Guest post from Michael Staskiewicz, check out his blog here.
Recently we explored how an office relocation can positively impact your business. If the pros outweigh the cons and the decision is to move, a successful planning phase is critical to ensure the important items are identified well in advance.
An office relocation means a massive movement from one area to another, which can present logistical challenges. But well before the physical move takes place, consider the following important issues before you set off on the path of no return. The strategic planning phase allows you to uncover all the key issues and impact how the rest of your move progresses. Once you get your relocation project timeline in place and sequenced, then it's smooth sailing.
Here are a handful of things you want to consider when planning your office relocation.
1. Understand Your Current Lease Clauses
Certain items in a commercial lease are standard more often than not, but the details of these clauses can cause some serious problems if you’re unaware of what they entail. Some of these clauses may affect your relocation and it’s important to carefully review your lease for provisions relating to Restoration and Holdover, and of course Renewal, as these options maintain your leverage. It is not as typical, but if you have a Termination option, be sure to know exactly when the Notice Dates take place. Navigating these clauses requires you to be familiar with what your lease states as it relates to relocating before the lease expires.
2. Space for Future Growth
We’ve seen the length of leases get shorter over the past decade as companies want to maximize their flexibility. However, lease terms are not for a single year or even two years. It’s usually for a five-year stint or more. During this time, the business will probably require space for expansion. In addition to securing the actual option to expand, be sure to understand the current and future availability within the building or corporate campus for the expansion to take place. If the building or ownership may not be able to accommodate your future growth, it is vital to understand this during the negotiation phase. When dealing with an entrepreneurial, “deal making” landlord, usually a creative solution can be made that benefits all parties.
3. Use of Space
How are you planning to design your new space? A well-thought-out layout and space plan can increase productivity. An office that has dedicated spaces for socialization, collaboration and education alongside individual workspaces, promotes balance and maximizes an individual’s effectiveness, while never sacrificing the collective.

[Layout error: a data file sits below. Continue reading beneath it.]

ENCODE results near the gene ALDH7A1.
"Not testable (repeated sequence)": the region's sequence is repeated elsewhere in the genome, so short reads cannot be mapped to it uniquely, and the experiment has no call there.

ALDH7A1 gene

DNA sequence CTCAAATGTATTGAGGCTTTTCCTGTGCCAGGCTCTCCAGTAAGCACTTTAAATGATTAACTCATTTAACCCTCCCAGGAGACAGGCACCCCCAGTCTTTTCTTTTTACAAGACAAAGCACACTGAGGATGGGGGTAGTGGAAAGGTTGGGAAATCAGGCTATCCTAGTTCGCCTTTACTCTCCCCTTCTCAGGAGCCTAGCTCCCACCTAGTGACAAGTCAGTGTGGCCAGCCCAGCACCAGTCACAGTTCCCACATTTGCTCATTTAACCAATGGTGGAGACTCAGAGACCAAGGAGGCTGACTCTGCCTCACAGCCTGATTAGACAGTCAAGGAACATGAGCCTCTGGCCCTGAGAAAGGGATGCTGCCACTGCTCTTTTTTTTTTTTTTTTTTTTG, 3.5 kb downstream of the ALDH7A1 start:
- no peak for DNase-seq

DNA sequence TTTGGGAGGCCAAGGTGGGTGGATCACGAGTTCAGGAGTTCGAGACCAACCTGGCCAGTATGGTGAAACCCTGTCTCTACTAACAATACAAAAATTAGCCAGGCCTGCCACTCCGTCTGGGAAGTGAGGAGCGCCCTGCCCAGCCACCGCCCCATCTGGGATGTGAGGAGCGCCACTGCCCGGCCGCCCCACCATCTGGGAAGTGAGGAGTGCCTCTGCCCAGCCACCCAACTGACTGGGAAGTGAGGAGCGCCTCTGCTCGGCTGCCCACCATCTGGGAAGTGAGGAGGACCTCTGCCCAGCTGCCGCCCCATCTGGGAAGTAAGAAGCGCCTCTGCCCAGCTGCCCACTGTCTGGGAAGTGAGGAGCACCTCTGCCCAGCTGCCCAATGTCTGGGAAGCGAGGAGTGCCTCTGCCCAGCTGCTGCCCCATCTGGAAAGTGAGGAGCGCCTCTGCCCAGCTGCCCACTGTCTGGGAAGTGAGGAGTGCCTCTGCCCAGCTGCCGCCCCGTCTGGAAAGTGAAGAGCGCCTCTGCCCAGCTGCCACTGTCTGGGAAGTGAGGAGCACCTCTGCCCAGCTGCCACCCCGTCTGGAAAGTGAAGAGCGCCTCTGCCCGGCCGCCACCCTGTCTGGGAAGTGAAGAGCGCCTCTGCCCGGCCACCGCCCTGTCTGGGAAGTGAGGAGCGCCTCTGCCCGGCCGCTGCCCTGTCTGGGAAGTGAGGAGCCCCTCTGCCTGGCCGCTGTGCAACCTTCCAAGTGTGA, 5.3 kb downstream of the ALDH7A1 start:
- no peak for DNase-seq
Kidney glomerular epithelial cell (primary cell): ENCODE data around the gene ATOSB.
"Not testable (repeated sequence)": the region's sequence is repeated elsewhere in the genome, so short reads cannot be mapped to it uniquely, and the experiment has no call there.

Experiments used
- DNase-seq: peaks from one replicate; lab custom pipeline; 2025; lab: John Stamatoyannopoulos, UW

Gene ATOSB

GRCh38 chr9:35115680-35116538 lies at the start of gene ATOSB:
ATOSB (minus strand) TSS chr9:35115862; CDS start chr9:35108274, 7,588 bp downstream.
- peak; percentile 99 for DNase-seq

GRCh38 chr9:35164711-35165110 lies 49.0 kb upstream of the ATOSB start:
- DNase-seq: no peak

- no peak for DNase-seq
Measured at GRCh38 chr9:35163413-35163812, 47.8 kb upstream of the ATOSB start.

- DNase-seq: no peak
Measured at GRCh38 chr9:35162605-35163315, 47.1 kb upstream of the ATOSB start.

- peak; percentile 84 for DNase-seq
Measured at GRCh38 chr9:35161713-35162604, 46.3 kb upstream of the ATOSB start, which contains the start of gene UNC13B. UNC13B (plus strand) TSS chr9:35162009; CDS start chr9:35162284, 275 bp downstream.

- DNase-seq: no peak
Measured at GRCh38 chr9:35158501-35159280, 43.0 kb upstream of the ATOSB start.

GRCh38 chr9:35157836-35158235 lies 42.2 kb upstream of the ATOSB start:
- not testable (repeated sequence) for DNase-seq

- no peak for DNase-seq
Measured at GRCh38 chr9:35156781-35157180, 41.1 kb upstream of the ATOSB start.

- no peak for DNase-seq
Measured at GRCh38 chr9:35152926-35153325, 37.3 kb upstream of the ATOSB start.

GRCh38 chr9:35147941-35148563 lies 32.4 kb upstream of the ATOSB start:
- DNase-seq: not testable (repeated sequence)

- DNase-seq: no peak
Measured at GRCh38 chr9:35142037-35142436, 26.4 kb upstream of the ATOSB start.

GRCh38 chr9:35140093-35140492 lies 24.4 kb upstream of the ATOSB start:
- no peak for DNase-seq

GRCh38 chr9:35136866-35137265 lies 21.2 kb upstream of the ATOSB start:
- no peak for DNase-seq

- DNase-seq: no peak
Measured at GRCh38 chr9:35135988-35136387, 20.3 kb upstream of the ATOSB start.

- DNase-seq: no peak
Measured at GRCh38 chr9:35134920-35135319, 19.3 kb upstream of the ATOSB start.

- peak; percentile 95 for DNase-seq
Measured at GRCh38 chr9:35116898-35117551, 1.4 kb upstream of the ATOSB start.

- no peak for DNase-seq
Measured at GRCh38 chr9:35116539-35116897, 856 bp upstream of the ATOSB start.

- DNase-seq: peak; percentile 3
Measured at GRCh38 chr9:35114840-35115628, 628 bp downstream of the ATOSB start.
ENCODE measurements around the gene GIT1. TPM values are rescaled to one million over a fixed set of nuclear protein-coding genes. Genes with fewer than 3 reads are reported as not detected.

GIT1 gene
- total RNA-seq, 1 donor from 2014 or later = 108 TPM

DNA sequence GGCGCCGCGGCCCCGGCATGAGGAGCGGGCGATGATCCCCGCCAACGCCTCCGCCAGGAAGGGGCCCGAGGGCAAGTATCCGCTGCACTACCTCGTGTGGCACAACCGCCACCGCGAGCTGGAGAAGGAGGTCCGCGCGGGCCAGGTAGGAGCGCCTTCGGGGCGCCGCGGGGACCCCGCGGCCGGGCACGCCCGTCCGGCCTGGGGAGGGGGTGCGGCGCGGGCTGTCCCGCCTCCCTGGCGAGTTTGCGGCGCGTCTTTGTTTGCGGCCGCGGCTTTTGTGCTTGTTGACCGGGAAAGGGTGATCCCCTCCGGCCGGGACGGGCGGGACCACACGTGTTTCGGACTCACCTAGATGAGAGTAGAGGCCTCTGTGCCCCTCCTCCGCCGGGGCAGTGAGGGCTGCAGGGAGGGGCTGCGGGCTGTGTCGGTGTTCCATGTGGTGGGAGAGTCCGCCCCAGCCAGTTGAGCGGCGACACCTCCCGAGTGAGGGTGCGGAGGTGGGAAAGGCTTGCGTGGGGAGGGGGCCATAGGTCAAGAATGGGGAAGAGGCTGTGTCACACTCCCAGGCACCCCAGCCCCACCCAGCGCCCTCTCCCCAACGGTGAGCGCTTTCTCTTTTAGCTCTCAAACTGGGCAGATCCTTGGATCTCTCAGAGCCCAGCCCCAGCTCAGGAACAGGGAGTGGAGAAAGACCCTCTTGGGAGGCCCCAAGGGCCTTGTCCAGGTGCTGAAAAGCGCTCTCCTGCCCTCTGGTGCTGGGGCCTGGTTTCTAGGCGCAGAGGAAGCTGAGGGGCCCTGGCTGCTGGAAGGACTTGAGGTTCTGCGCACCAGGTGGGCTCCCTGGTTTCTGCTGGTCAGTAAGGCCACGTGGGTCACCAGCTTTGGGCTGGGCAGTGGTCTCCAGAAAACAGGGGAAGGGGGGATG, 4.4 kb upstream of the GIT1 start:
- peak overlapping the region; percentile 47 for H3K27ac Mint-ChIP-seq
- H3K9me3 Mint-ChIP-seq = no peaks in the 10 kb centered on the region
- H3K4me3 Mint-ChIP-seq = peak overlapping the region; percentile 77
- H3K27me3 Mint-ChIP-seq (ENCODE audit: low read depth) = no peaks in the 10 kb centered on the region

4. Keep Your Budget in Mind
As with a residential move, commercial relocation can quickly get out of hand when it comes to expenses. During the preliminary financial analysis, be sure to adequately budget all the ancillary items to get an all-in number. This usually includes furniture, fixtures, equipment, voice/data, security, moving expense, office supplies, etc. You may want to consider the expense to engage an expert to manage the project as their fee may be offset by reducing and managing the items listed above, in addition to saving your team a ton of time.
Considering what a building and area offers is always an active, popular discussion amongst key financial decision makers of a company. The most successful real estate investors and operators understand how important amenities are to growing businesses. Landlords that invest in their buildings (the systems, finishes, and features) and acquire assets with superior accessibility (near mass transportation, restaurants and shopping) are enjoying the most success.
Although it is slightly subjective, use a building’s class to compare the options. Commercial buildings are most often defined by Class A, B, or C. Here are BOMA and Costar’s building class definitions. Costar has moved to adopt a star rating in the effort to eliminate the subjective nature of these definitions but we’re not seeing a wide adoption of this rating yet.
Communication is Key
As with anything that requires interaction of people on a large scale, office relocation needs your disparate staff members to be on the same page. Effective communication and expert project management makes the move itself easier which reduces downtime and saves money. No office relocation is simple and there are challenges to address but proper planning, management and execution limits the stress associated with a corporate move. Of course these tips don’t eliminate the pain, but hopefully they will help you streamline your relocation process and get you to back to growing your business.
If you have any more questions about office relocation, check out our blog at Effective Workplace. We have extensive experience in advising companies as they evaluate their occupancy situation in greater detail. We can help develop and execute a customized strategy to relocate your office that quickly results in you and your company enjoying the benefits that come from the move.
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